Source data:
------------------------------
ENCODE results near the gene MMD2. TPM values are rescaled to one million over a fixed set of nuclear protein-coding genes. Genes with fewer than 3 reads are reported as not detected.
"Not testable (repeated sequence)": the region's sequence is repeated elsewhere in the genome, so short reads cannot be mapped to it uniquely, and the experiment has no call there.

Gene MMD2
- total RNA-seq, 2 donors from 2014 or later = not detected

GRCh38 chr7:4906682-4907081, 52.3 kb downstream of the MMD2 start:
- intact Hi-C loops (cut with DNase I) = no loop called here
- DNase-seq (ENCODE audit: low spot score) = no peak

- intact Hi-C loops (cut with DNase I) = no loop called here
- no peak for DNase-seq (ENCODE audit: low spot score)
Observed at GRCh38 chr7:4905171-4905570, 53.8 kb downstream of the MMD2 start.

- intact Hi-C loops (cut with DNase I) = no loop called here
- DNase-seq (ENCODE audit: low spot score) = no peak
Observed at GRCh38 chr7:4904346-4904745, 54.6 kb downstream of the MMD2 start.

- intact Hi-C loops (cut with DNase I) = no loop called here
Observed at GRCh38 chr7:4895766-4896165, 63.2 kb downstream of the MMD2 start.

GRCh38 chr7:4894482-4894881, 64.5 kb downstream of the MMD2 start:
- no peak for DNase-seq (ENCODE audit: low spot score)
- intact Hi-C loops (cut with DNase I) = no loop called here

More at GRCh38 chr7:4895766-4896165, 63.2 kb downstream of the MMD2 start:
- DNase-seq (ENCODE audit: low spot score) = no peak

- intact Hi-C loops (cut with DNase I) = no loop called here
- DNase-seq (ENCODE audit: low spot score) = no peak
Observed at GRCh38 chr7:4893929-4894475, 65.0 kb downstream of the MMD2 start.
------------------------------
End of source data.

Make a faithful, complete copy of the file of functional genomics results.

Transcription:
ENCODE results near the gene MMD2. TPM values are rescaled to one million over a fixed set of nuclear protein-coding genes. Genes with fewer than 3 reads are reported as not detected.
"Not testable (repeated sequence)": the region's sequence is repeated elsewhere in the genome, so short reads cannot be mapped to it uniquely, and the experiment has no call there.

Gene MMD2
- total RNA-seq, 2 donors from 2014 or later = not detected

GRCh38 chr7:4906682-4907081, 52.3 kb downstream of the MMD2 start:
- intact Hi-C loops (cut with DNase I) = no loop called here
- DNase-seq (ENCODE audit: low spot score) = no peak

- intact Hi-C loops (cut with DNase I) = no loop called here
- no peak for DNase-seq (ENCODE audit: low spot score)
Observed at GRCh38 chr7:4905171-4905570, 53.8 kb downstream of the MMD2 start.

- intact Hi-C loops (cut with DNase I) = no loop called here
- DNase-seq (ENCODE audit: low spot score) = no peak
Observed at GRCh38 chr7:4904346-4904745, 54.6 kb downstream of the MMD2 start.

- intact Hi-C loops (cut with DNase I) = no loop called here
Observed at GRCh38 chr7:4895766-4896165, 63.2 kb downstream of the MMD2 start.

GRCh38 chr7:4894482-4894881, 64.5 kb downstream of the MMD2 start:
- no peak for DNase-seq (ENCODE audit: low spot score)
- intact Hi-C loops (cut with DNase I) = no loop called here

More at GRCh38 chr7:4895766-4896165, 63.2 kb downstream of the MMD2 start:
- DNase-seq (ENCODE audit: low spot score) = no peak

- intact Hi-C loops (cut with DNase I) = no loop called here
- DNase-seq (ENCODE audit: low spot score) = no peak
Observed at GRCh38 chr7:4893929-4894475, 65.0 kb downstream of the MMD2 start.